I just finished reading War Is A Force That Gives Us Meaning, a 2003 book by Chris Hedges. This is a deeply emotional book, but also a highly abstract treatise. Hedges has worked as a reporter in more than a few war zones, and he draws upon his many intense personal experiences to illustrate his analysis of the all-encompassing meaning of war.
This is an extremely well-written work that offers timeless observations. Hedges offers observations that are, in fact, desperately needed by Americans and their many politicians who, oftentimes unwittingly, mislead them. After reading Hedge’s work, I am more convinced than ever that, for many people, war is an almost irresistible intoxicant. As Hedges repeatedly points out, war intoxicates news reporters too, and this allows the vicious cycle to rev up to insane speeds.
I’d highly recommend reading Hedges’ entire book to anyone who wants to better understand warmongering, its cheerleaders and its victims. What follows is a set of some of my favorite passages from War Is A Force That Gives Us Meaning:
The enduring attraction of war is this: Even with its destruction and carnage it can give us what we long for in life. It can give us purpose, meaning, a reason for living. Only when we are in the midst of conflict does the shallowness and vapidness of much of our lives become apparent. Trivia dominates our conversations and increasingly our airwaves. And war is an enticing elixir. It gives us resolve, a cause. It allows us to be noble. And those who have the least meaning in their lives, the impoverished refugees in Gaza, the disenfranchised North African immigrants in France, even the legions of young who live in the splendid indolence and safety of the industrialized world, are all susceptible to war’s appeal.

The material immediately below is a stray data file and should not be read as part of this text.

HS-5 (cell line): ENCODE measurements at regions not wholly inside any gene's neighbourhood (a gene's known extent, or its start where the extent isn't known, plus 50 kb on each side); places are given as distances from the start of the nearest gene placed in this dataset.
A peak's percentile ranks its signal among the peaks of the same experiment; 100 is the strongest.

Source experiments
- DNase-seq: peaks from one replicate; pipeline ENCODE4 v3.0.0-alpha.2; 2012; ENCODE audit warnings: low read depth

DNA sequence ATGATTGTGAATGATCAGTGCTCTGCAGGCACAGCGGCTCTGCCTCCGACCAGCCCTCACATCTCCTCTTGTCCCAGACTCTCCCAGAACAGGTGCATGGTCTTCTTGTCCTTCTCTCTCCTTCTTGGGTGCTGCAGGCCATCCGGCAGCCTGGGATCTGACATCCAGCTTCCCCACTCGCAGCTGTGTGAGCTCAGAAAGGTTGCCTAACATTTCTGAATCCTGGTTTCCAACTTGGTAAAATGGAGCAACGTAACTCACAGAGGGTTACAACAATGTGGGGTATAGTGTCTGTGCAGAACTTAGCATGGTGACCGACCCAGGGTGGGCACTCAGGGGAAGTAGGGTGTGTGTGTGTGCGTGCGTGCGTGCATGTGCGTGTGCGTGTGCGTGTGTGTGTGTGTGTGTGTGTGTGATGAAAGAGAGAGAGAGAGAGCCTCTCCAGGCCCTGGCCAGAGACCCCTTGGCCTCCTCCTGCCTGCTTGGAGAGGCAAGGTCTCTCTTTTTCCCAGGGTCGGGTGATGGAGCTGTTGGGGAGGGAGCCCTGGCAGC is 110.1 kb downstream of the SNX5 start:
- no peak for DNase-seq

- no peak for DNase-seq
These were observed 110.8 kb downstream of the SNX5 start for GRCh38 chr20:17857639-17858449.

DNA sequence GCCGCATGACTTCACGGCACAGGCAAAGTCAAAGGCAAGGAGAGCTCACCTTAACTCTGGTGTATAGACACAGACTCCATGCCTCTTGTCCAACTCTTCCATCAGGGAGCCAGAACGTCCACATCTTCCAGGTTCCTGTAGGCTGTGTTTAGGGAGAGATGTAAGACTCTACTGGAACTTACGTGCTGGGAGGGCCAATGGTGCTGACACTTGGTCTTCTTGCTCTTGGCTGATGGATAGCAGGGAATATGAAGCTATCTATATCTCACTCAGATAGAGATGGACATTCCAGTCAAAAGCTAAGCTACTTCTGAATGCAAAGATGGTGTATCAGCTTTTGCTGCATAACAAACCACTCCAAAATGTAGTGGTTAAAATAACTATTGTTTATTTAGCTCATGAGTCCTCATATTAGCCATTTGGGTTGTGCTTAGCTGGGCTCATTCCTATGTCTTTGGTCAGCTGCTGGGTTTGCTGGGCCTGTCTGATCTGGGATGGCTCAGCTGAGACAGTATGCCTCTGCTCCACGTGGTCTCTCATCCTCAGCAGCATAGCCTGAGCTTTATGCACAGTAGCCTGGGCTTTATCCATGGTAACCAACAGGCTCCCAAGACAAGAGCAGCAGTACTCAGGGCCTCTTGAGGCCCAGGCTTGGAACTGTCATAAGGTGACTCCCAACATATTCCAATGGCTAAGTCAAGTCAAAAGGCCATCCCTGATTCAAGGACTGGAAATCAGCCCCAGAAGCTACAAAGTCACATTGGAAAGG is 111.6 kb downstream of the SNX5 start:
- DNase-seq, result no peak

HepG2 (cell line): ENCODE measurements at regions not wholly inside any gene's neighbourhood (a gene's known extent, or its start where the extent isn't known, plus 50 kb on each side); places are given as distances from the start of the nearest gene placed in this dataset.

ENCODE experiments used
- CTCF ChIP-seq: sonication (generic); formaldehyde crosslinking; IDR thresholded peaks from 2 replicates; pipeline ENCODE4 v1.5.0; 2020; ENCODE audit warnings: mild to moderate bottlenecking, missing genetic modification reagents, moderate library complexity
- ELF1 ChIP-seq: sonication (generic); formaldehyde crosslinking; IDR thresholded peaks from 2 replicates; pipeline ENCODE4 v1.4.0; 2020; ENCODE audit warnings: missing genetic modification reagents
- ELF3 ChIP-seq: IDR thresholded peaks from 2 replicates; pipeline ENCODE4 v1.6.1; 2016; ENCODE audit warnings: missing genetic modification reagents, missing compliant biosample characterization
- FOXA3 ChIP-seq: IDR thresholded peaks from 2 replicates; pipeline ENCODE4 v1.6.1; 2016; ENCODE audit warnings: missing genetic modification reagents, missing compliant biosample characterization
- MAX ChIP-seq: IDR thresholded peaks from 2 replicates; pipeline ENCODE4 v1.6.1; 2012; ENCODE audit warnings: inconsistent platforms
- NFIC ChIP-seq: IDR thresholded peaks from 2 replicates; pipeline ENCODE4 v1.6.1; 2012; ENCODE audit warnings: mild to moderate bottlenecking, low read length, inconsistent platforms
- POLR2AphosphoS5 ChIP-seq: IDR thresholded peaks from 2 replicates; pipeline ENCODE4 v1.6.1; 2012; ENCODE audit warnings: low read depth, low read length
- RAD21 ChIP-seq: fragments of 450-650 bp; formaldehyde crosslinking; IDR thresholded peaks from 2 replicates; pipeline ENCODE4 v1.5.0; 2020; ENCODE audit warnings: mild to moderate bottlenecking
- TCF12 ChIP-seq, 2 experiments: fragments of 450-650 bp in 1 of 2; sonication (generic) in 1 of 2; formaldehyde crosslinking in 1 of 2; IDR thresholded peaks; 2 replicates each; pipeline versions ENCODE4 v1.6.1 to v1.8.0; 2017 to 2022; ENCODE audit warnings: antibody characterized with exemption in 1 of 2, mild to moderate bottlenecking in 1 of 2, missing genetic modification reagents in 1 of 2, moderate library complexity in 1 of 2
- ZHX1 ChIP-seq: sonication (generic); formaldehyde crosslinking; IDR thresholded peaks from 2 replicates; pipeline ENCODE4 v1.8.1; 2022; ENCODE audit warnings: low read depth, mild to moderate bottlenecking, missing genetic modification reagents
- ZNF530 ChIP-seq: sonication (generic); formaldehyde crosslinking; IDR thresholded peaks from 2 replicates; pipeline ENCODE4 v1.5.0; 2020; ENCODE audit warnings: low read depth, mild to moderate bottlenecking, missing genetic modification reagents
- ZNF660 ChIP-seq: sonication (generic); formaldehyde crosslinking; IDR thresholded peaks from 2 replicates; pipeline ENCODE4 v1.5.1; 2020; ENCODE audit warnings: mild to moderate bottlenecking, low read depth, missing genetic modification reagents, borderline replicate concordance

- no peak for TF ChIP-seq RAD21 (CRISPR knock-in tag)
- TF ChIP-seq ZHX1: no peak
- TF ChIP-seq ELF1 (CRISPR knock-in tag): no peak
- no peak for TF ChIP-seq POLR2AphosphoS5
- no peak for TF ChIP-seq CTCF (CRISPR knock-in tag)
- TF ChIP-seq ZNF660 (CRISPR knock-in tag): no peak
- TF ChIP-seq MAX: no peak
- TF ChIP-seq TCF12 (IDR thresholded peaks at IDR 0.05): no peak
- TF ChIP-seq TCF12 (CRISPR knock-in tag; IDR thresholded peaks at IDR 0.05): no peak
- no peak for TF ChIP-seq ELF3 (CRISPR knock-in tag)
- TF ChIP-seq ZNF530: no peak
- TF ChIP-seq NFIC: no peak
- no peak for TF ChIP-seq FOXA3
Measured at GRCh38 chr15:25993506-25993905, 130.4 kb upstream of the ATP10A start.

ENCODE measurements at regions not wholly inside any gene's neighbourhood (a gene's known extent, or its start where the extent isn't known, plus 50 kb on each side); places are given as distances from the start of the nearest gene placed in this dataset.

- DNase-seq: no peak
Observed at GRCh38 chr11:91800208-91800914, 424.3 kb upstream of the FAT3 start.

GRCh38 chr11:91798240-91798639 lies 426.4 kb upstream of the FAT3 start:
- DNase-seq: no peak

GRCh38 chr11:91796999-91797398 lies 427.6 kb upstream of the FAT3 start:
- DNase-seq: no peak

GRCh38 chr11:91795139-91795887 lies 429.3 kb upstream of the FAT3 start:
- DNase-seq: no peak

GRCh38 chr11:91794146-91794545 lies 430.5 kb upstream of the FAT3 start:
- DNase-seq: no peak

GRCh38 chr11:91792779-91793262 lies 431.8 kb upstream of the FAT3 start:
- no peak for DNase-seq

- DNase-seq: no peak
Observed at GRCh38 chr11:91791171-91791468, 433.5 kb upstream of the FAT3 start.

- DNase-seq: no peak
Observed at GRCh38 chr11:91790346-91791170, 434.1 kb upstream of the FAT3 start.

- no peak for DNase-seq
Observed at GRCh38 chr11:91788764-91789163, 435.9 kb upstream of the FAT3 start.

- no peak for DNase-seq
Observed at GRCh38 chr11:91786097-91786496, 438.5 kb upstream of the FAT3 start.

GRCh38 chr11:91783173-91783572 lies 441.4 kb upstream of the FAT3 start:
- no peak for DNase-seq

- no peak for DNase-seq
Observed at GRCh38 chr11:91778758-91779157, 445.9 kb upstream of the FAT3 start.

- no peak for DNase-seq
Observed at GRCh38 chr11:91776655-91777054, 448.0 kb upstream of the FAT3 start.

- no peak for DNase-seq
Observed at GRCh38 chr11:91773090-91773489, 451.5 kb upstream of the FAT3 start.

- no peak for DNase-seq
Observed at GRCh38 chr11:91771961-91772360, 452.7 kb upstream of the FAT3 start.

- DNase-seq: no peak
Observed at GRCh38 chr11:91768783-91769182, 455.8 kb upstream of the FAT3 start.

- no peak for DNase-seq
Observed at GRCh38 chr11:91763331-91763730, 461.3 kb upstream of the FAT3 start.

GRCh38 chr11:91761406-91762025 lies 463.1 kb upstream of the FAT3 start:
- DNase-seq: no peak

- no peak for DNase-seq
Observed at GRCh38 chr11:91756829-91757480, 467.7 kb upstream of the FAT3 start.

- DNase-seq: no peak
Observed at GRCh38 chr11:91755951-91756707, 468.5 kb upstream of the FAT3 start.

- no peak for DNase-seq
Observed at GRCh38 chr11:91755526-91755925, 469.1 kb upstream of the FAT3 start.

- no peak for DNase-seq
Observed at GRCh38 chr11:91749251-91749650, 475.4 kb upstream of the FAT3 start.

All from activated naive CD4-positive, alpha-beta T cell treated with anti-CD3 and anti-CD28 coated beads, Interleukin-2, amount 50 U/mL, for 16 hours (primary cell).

Many of us, restless and unfulfilled, see no supreme worth in our lives. We want more out of life. And war, at least, gives a sense that we can rise above our smallness and divisiveness.
It is part of war’s perversity that we lionize those who make great warriors and excuse their excesses in the name of self-defense
As war gives meaning to sterile lives, it also promotes killers and racists.
The eruption of conflict instantly reduces the headache and trivia of daily life. The communal march against an enemy generates a warm, unfamiliar bond with our neighbors, our community, our nation, wiping out unsettling undercurrents of alienation and dislocation. War, in times of malaise and desperation, is a potent distraction.
George Orwell in “1984″ wrote of the necessity of constant wars against the Other to forge a false unity among the proles: “War had been literally continuous, though strictly speaking it had not always been the same war…. The enemy of the moment always represented absolute evil.”
The poison that is war does not free us from the ethics of responsibility. There are times when we must take this poison-just as a person with cancer accepts chemotherapy to live. We can not succumb to despair. Force is and I suspect always will be part of the human condition. There are times when the force wielded by one immoral faction must be countered by a faction that, while never moral, is perhaps less immoral.
I wrote this book not to dissuade us from war but to understand it.
Wars that lose their mythic stature for the public, such as Korea or Vietnam, are doomed to failure, for war is exposed for what it is-organized murder.
The chief institutions that disseminate the myth are the press and the state.
[N]early every reporter has seen his or her mission as sustaining civilian and army morale.
Most national myths, at their core, are racist. They are fed by ignorance. Those individuals who understand other cultures, speak other languages, and find richness in diversity are shunted aside. Science, history, and psychology are often twisted to serve myth. And many intellectuals are willing to champion and defend absurd theories for nationalist ends.
The Allied incendiary bombs that spread fires through Dresden and Tokyo left some i 50,ooo people dead.